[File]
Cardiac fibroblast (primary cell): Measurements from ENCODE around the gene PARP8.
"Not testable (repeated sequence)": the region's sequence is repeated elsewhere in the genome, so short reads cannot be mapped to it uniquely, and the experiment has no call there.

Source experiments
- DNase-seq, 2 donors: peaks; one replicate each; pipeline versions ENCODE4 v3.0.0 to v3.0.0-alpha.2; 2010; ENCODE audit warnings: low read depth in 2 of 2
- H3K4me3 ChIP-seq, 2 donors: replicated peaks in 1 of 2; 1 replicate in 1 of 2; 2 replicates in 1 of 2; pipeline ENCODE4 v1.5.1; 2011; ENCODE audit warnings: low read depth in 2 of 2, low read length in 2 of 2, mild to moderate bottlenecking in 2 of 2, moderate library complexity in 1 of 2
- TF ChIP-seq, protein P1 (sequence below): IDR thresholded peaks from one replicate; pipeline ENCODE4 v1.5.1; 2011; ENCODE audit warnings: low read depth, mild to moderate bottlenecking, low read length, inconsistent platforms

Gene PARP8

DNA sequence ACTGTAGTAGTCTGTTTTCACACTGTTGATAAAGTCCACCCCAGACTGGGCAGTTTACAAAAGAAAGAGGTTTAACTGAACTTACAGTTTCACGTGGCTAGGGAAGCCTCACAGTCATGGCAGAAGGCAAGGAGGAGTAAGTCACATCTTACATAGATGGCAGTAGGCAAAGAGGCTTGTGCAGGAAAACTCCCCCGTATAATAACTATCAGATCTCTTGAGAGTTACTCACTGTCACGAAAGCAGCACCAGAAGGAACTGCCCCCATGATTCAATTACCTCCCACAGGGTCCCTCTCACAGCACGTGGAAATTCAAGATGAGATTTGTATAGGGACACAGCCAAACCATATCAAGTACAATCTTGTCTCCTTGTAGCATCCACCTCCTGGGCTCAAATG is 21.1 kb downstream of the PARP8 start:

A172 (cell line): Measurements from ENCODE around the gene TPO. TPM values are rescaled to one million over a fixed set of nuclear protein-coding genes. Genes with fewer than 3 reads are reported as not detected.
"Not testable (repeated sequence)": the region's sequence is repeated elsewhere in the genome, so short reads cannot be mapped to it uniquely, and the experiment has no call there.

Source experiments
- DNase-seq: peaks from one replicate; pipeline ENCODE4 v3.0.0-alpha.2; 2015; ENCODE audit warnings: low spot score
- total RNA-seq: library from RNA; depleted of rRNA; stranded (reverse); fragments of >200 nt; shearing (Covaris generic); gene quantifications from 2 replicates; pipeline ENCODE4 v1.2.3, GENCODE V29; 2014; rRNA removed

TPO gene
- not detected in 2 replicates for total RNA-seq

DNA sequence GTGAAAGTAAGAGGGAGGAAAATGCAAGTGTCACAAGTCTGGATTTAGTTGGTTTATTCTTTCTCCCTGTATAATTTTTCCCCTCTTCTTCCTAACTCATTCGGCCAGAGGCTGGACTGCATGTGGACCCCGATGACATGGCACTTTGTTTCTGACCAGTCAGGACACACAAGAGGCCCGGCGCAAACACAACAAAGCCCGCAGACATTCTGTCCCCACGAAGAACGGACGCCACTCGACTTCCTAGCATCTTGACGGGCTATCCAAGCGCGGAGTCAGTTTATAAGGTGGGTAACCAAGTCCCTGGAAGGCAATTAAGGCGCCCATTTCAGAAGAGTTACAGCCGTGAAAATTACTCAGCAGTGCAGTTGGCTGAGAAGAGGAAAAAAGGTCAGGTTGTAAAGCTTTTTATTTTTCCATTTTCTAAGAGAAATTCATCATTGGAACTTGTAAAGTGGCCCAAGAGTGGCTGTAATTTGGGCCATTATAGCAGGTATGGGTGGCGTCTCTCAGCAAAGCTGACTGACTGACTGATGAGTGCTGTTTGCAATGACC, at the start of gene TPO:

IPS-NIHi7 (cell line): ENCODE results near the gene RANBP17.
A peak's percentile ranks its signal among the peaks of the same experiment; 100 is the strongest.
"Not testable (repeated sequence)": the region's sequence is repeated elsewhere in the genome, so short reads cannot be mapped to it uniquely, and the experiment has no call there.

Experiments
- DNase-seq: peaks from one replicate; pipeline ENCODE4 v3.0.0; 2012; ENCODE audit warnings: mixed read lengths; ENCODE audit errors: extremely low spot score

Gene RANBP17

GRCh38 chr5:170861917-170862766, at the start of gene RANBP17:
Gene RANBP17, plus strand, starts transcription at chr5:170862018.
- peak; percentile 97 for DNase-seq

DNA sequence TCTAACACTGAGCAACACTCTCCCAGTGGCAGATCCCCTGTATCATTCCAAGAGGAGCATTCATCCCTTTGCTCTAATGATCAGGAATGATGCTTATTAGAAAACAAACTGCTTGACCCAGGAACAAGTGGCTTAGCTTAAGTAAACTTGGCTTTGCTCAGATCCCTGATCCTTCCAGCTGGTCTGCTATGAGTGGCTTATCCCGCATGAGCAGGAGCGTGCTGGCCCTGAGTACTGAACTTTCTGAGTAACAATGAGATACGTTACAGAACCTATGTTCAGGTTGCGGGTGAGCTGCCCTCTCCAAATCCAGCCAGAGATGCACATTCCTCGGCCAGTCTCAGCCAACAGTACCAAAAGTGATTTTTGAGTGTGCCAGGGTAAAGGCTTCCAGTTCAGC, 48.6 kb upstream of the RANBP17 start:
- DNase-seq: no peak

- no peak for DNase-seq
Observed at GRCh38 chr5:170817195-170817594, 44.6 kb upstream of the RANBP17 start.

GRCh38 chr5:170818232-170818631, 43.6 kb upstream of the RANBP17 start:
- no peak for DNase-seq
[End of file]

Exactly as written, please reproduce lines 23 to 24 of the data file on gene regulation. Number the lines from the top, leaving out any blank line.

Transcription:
GRCh38 chr5:170861917-170862766, at the start of gene RANBP17:
Gene RANBP17, plus strand, starts transcription at chr5:170862018.